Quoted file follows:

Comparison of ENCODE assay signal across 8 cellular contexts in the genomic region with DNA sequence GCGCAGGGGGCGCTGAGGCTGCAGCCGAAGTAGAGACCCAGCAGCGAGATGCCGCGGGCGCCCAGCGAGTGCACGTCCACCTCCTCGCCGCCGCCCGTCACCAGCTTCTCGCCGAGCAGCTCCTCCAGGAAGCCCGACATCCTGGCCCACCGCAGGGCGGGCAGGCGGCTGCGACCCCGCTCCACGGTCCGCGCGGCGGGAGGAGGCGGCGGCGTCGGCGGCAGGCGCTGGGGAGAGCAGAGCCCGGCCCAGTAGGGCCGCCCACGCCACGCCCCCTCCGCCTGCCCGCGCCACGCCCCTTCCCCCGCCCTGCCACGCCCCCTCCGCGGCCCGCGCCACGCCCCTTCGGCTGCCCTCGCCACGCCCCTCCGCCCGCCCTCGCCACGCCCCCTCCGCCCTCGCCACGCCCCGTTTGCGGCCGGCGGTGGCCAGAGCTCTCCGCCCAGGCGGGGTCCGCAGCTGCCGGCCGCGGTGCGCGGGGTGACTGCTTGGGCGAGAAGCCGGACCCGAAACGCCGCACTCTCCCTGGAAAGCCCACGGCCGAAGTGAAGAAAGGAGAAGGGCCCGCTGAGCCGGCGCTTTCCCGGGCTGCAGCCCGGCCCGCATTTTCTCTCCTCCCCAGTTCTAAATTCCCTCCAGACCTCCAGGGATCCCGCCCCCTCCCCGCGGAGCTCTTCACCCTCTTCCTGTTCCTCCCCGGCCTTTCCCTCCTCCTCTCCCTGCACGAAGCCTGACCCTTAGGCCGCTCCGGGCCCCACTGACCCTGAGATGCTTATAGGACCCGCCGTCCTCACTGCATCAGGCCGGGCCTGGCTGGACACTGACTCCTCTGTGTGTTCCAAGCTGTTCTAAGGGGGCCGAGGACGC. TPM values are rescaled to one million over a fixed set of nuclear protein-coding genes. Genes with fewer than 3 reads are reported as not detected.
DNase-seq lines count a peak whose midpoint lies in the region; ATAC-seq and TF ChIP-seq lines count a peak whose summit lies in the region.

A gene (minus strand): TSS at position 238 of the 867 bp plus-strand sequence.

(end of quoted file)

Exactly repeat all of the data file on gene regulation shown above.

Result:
Comparison of ENCODE assay signal across 8 cellular contexts in the genomic region with DNA sequence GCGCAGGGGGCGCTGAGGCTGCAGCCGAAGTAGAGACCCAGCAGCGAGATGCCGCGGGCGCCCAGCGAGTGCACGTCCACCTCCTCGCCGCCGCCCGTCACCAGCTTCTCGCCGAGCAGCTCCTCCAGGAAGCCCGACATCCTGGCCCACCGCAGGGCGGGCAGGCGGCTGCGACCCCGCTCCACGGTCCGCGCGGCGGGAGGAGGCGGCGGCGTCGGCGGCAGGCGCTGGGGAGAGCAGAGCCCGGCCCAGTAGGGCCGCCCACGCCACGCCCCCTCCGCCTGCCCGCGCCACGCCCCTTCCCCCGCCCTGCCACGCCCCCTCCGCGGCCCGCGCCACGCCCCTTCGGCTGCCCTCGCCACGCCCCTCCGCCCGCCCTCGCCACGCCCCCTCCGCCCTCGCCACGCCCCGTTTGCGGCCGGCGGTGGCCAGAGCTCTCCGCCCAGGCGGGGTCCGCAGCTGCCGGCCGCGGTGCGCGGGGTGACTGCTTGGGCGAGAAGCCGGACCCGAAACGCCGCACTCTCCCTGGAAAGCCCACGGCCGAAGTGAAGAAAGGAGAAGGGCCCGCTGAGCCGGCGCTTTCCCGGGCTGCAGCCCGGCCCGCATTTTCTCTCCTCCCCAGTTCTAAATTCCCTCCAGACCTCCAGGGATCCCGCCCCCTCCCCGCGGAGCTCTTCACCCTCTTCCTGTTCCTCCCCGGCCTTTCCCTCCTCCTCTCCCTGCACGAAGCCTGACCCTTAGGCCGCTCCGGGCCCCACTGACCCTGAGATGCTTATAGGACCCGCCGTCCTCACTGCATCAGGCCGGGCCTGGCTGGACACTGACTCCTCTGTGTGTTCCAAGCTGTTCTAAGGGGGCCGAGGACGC. TPM values are rescaled to one million over a fixed set of nuclear protein-coding genes. Genes with fewer than 3 reads are reported as not detected.
DNase-seq lines count a peak whose midpoint lies in the region; ATAC-seq and TF ChIP-seq lines count a peak whose summit lies in the region.

A gene (minus strand): TSS at position 238 of the 867 bp plus-strand sequence.